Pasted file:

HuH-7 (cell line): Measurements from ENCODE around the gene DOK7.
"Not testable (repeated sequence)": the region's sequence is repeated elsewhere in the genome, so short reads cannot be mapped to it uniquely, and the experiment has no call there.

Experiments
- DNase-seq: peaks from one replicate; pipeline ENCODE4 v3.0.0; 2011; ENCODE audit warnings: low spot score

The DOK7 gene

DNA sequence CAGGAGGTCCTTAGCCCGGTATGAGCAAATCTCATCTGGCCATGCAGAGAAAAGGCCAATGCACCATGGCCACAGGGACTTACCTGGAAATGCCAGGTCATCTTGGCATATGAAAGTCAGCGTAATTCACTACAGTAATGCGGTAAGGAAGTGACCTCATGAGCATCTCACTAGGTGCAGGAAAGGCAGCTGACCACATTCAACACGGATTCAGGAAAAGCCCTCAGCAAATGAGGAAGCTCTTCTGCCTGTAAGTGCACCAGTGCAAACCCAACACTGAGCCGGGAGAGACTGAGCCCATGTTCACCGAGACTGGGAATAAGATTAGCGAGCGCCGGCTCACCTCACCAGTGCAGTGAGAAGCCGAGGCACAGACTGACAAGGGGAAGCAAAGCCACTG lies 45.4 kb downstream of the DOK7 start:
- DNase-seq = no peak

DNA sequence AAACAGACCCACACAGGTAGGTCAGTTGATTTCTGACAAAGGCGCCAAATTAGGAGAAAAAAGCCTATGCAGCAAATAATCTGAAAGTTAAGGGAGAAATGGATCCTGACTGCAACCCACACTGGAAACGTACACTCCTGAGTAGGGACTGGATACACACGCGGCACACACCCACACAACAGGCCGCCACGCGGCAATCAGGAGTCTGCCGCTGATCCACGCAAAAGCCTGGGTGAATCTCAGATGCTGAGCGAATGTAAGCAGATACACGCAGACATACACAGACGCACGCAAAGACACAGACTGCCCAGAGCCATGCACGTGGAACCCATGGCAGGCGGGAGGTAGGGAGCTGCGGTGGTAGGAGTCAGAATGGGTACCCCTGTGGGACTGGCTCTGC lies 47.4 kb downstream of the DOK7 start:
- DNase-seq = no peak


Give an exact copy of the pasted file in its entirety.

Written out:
HuH-7 (cell line): Measurements from ENCODE around the gene DOK7.
"Not testable (repeated sequence)": the region's sequence is repeated elsewhere in the genome, so short reads cannot be mapped to it uniquely, and the experiment has no call there.

Experiments
- DNase-seq: peaks from one replicate; pipeline ENCODE4 v3.0.0; 2011; ENCODE audit warnings: low spot score

The DOK7 gene

DNA sequence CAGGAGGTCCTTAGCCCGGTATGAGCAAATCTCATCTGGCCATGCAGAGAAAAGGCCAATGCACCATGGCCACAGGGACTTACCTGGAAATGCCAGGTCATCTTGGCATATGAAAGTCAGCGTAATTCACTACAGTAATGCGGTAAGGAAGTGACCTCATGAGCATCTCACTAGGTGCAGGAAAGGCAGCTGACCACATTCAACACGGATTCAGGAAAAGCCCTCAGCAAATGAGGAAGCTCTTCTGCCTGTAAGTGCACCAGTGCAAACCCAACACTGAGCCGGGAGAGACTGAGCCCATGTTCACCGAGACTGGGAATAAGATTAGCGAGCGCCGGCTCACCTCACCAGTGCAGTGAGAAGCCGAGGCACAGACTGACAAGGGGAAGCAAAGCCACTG lies 45.4 kb downstream of the DOK7 start:
- DNase-seq = no peak

DNA sequence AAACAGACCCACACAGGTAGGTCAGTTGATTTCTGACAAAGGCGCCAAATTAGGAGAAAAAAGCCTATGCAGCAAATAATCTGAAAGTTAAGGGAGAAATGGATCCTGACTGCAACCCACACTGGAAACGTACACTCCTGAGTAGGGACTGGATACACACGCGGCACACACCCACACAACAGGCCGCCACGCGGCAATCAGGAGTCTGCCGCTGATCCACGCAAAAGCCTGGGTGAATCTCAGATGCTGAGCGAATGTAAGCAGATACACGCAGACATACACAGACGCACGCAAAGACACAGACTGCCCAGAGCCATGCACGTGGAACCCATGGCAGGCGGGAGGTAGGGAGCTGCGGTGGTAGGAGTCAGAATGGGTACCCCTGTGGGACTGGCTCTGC lies 47.4 kb downstream of the DOK7 start:
- DNase-seq = no peak